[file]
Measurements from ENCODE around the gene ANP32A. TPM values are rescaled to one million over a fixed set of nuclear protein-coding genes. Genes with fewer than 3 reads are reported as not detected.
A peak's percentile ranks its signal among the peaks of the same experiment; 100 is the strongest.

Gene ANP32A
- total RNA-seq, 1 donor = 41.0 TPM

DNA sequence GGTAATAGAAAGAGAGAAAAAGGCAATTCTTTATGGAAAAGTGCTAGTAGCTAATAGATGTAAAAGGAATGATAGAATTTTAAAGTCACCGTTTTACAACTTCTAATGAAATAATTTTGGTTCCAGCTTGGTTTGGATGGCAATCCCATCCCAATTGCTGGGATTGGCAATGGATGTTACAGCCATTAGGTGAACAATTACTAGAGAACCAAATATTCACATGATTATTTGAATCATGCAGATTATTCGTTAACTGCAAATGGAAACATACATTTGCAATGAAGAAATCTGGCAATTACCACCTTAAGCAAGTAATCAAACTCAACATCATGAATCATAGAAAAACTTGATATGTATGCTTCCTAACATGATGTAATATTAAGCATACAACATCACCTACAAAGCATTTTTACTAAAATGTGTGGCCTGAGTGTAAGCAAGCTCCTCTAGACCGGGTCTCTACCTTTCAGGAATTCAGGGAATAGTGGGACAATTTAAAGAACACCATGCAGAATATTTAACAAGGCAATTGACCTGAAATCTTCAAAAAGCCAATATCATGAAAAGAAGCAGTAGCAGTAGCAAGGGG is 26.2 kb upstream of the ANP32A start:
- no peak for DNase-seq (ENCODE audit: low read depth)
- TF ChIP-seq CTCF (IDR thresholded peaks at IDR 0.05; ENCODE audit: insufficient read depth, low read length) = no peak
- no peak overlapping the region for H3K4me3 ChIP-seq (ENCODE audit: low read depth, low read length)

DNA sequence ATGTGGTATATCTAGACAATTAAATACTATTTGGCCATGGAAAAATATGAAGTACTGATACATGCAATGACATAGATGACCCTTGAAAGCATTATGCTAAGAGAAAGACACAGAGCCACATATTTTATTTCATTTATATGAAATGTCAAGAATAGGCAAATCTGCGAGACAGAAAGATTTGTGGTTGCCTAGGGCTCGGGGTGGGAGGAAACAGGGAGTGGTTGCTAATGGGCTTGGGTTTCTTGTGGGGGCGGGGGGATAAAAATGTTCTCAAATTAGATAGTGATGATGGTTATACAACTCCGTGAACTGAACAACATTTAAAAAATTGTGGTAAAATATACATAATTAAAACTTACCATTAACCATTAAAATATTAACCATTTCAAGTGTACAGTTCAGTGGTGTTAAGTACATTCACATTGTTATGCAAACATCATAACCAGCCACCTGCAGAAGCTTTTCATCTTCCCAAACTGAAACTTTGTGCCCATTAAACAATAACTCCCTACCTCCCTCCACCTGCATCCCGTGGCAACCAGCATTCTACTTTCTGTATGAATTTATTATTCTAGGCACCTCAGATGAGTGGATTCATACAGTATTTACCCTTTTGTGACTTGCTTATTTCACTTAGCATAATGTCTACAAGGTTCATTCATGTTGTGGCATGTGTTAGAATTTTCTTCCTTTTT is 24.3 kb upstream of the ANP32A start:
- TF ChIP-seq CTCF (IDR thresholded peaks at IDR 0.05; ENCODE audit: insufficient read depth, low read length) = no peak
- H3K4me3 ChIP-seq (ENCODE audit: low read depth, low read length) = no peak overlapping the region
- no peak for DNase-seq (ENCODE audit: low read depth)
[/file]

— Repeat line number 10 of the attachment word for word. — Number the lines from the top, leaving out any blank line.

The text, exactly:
- TF ChIP-seq CTCF (IDR thresholded peaks at IDR 0.05; ENCODE audit: insufficient read depth, low read length) = no peak